The other five things are to make sure that the GPT-3 model architecture as well as model training data, weights and checkpoints are all open source as well as having the model source code and pre-trained models themselves available under an Apache 2.0 license (as the original GPT-3 was before Microsoft got its hooks into OpenAI).
The GPT-3 models that Cerebras has released make use of the compute optimization techniques for large language models that DeepMind added to its Chinchilla model, so they are a turbo-charged variant of the open source GPT-3. (Google figured out that the optimal ratio is 20 data tokens – chunks of text used to train the model – are used for every parameter in that model.) What that means is that you need to scale the data with the flops and the parameters to get the best results; if you train a large model with too little data, or a small model with too much data, you actually decrease the accuracy of the model. You have to get it just right, and this often results in a lot of trial and error for companies that are just starting to deploy AI in production.
Heaven only knows how these GPT-3 models from Cerebras compare in terms of functionality to the GPT 3.5 and GPT 4 models that Microsoft has exclusive access to in their complete form. The complete seven GPT-3 models from Cerebras are available on GitHub and Hugging Face, and are not just tuned for its own CS-2 systems but can run on GPU-accelerated servers as well as Google TPU infrastructure.
Here is the range of the models that Cerebras has opened up:
For data, Cerebras trained on The Pile, an 825 GB collection of 22 datasets that have been scrubbed for naughtiness and that are curated by EleutherAI for anyone to use. (You can read about those datasets in this paper.) Cerebras is making the model weights and checkpoints available under the Apache 2.0 license as well as the seven models.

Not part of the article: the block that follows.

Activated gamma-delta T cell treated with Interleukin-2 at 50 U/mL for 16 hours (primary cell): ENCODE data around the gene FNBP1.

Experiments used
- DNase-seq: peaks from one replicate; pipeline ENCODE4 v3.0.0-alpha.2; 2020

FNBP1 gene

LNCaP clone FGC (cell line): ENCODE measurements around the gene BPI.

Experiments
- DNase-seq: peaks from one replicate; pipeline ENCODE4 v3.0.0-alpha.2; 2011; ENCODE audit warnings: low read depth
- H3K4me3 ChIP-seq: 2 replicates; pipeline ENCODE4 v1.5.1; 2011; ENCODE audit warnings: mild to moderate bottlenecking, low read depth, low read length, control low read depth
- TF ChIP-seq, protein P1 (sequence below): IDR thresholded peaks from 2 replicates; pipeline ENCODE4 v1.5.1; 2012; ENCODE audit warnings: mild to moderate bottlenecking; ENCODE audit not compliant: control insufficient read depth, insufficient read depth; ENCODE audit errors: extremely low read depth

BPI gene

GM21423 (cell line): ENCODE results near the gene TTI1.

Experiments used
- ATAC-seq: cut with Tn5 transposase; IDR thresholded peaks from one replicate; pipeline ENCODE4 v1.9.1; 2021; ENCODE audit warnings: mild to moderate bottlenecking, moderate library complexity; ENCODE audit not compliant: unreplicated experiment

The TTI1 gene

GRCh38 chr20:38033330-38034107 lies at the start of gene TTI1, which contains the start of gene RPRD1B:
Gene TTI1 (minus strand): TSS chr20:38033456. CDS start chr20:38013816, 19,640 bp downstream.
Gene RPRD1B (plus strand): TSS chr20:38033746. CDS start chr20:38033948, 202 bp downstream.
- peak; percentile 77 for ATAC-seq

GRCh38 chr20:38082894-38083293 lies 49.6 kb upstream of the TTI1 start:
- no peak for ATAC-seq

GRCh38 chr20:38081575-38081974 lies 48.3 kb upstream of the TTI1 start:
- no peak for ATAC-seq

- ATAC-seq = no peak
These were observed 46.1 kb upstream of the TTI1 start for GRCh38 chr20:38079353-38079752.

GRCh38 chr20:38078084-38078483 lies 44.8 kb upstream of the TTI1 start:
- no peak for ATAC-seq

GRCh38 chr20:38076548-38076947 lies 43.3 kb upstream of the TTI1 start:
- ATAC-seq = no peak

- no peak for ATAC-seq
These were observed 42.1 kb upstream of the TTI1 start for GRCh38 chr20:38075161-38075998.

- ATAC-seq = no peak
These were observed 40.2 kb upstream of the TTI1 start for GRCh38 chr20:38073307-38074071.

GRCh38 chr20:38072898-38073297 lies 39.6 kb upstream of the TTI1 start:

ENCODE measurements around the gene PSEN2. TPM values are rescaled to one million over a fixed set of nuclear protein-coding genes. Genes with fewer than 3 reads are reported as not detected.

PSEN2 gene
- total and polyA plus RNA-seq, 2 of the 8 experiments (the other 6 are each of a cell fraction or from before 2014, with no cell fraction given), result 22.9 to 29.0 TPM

In the scheme of things, where researchers are pushing up towards 1 trillion parameters, having models that scale from 111 million to 13 billion parameters is clearly not going to put anyone using the Cerebras models in the same class as Microsoft, AWS, or Google. But, it does put you on par with the cutting edge of AI a couple of years ago, and for free, so there is that. And Cerebras is no doubt counting on the fact that when customers need larger models and the hardware to run it on, they will seriously consider the larger GPT-3 models that Cerebras has deployed on its CS-2 systems.
Perhaps equally importantly, Cerebras has taken the guesswork out of the correlation between compute power on its CS-2 systems, the number of parameters, and the tokens in the dataset to provide linear scaling, and has provided that data so customers don’t have to guess, They can start at the 111 million parameter GPT-3 model and know how they need to scale data and performance to achieve optimal performance on that CS-2 hardware as it scales from one to sixteen CS-2 systems. Like this:
Armed with this knowledge, companies know what it will take to drive up the accuracy of their models as they use the PILE dataset to train a model. Or, they can just pick a pre-trained model from the set Cerebras has already done and tune it for their particular business and use case.
Technical details of the models are available here.
What we want to know is if the AI community will – or even can – fork the GPT-3 code and create a more scalable and open variant of GPT-4 and keep pace with what OpenAI and Microsoft are up to with the real GPT-4, which adds visual inputs to the existing text inputs. GPT-4 is considerably more accurate on a lot of tasks than GPT 3.5. It looks like GPT-5 is being trained now on 25,000 GPUs, and GPT-4 was only finished last August. The state of the art is considerably ahead of what Cerebras is giving away.
Maybe that is a good thing. Maybe not. We shall see.